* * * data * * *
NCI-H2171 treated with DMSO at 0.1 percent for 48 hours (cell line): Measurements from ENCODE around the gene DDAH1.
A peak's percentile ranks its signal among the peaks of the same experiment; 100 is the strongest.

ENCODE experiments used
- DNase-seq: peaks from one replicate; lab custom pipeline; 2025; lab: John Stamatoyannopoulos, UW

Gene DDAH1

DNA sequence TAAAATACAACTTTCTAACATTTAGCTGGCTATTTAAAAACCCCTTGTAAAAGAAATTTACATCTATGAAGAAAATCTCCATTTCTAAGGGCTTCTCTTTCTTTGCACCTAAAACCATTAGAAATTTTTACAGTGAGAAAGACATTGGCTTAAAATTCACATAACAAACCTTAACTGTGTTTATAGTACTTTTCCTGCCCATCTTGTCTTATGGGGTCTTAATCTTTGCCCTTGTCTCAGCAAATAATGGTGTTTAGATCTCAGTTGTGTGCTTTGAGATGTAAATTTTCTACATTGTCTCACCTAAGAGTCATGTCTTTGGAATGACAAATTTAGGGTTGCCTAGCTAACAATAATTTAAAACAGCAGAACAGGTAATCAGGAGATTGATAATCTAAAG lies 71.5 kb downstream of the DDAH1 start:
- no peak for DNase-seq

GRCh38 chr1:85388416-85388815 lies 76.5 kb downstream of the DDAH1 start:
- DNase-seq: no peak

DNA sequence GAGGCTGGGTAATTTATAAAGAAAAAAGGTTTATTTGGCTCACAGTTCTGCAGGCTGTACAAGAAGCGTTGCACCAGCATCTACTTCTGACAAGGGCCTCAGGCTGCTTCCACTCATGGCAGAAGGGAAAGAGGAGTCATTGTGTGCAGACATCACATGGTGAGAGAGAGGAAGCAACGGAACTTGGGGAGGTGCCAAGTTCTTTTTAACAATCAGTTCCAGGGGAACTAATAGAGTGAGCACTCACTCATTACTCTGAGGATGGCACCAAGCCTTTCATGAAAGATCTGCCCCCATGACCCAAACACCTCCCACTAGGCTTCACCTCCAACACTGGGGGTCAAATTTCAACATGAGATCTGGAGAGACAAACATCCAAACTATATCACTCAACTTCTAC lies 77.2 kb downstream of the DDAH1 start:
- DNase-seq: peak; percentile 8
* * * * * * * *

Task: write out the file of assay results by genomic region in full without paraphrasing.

NCI-H2171 treated with DMSO at 0.1 percent for 48 hours (cell line): Measurements from ENCODE around the gene DDAH1.
A peak's percentile ranks its signal among the peaks of the same experiment; 100 is the strongest.

ENCODE experiments used
- DNase-seq: peaks from one replicate; lab custom pipeline; 2025; lab: John Stamatoyannopoulos, UW

Gene DDAH1

DNA sequence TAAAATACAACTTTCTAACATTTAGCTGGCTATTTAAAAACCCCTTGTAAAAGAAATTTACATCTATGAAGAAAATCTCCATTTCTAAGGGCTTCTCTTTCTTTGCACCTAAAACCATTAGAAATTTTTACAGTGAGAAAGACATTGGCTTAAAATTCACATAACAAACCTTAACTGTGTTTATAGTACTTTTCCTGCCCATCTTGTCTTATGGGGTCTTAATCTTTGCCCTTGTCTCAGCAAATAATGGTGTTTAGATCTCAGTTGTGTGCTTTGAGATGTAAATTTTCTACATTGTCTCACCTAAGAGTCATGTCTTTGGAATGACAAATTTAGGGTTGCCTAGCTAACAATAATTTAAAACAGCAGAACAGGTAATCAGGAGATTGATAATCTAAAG lies 71.5 kb downstream of the DDAH1 start:
- no peak for DNase-seq

GRCh38 chr1:85388416-85388815 lies 76.5 kb downstream of the DDAH1 start:
- DNase-seq: no peak

DNA sequence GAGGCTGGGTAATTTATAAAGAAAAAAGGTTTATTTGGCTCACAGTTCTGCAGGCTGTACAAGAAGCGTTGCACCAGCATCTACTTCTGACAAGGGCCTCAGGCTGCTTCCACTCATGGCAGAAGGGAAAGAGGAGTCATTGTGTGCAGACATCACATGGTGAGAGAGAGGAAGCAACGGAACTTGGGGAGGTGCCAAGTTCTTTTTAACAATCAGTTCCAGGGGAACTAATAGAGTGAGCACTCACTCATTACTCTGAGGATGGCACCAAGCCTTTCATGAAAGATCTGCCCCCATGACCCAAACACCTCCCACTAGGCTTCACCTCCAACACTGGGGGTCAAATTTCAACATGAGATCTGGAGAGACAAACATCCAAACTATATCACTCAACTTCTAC lies 77.2 kb downstream of the DDAH1 start:
- DNase-seq: peak; percentile 8